I am afraid that our critic suffers from the affliction that Trotsky once diagnosed as “philological scholasticism.” What a dismal method, this juggling of words, this twisting and distorting of words, phrases and sentences to laboriously set up spurious straw men to serve as a substitute target for the real thing; this use of the loaded question which is no real question but is designed to absolve the questioner of responsibility for an affirmative statement; etc., etc., etc. And all in the name of “clarity, precision and firmness.”

Which of these terms shall we employ in defining our tactic within the antiwar movement? Any and all, either separately or in combination, interchangeably or together, so long as we are certain that our objective appraisal of the phenomenon is correct. The forms it assumes are complex because the movement is unique. There does not exist in this country a mass communist party and a mass reformist party so the so-called “classical” form of the united front tactic obviously does not apply. That is, it is not based on formal agreement between formally constituted organizations, mass or otherwise.

The antiwar formation is composed of diverse organizations, groups and individuals, always shifting, rarely the same, knit together at moments of action in a temporary coalition for a limited objective. After each major action the centrifugal tendency inherent in so heterogeneous a formation threatens to make it fly apart. The cement that holds it together is common opposition to U.S. administration policy in. the Vietnam war. How long it will endure in its present form is anyone’s guess.

Neither of the two “major” contending working class tendencies, Stalinism and Trotskyism, are in a position to establish their unchallenged hegemony over the movement. The organized Social Democrats remain outside and hostile. It is this “stalemate” which permits accidental figures with little or no organization following or support to play so prominent a part in the leadership of the movement. What is amazing about this patchwork formation is that it is held together at all. I believe that the SWP-YSA can claim a large part of the credit for this achievement. For despite the meagerness of our forces, our influence has exercised an important and often a decisive role in holding it together. And I speak of our influence not only in the organization but in the political sense, which is testimony to the correctness of our general line, both as regards slogans advanced, single issue character, and thrust toward massive national demonstration actions in the streets.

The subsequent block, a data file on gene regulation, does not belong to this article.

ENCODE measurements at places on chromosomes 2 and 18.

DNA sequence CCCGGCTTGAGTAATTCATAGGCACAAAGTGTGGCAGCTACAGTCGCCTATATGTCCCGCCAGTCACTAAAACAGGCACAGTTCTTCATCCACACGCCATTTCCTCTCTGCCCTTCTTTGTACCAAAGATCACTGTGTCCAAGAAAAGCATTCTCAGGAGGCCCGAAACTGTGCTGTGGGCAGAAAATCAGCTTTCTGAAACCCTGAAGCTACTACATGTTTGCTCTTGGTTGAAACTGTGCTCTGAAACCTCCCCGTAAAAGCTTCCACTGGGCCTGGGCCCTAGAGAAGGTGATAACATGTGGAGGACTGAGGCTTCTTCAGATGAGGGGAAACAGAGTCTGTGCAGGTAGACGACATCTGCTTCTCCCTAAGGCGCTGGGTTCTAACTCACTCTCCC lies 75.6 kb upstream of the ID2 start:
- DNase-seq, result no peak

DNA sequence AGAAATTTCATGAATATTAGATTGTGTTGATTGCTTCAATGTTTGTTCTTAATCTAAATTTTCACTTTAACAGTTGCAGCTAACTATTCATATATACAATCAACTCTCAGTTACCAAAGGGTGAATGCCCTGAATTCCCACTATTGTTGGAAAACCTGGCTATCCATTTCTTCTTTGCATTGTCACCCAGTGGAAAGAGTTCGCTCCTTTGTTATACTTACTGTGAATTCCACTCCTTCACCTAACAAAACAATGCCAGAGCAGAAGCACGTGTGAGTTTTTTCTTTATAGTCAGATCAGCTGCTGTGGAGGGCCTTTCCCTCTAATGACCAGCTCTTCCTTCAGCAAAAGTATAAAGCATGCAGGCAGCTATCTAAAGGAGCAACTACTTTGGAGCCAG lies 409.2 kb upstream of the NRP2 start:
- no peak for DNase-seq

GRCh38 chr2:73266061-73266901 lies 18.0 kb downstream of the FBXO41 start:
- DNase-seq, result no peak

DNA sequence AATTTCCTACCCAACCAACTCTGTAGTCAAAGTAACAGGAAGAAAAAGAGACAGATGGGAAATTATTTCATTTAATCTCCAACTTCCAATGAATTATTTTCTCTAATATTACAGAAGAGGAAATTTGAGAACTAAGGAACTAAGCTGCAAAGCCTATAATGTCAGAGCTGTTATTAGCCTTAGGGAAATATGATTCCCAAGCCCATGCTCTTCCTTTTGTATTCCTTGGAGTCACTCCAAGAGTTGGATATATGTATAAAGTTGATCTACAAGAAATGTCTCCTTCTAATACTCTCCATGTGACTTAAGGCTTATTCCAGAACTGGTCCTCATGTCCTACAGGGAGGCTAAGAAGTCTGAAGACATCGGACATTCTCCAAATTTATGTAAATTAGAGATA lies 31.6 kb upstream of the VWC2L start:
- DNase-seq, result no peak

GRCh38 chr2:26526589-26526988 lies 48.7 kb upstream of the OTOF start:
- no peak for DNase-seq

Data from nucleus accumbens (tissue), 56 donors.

And so far as tactics are concerned, it is our concept of the united front tactic that has prevailed, as against those who sought to narrow and cripple the movement by imposing a programmatic character upon it. For when it comes to that question there is no one with whom we can come to agreement outside of a narrow circle of our sympathizers and supporters. The correctness of our line has been abundantly confirmed by experience. There is no reason to alter it in any of its basic essentials- let along throwing it overboard as our philological critic exhorts us to do And I have not a single doubt that we will have the necessary tactical flexibility to meet whatever exigencies may arise in the future.

New York City October 16, 1967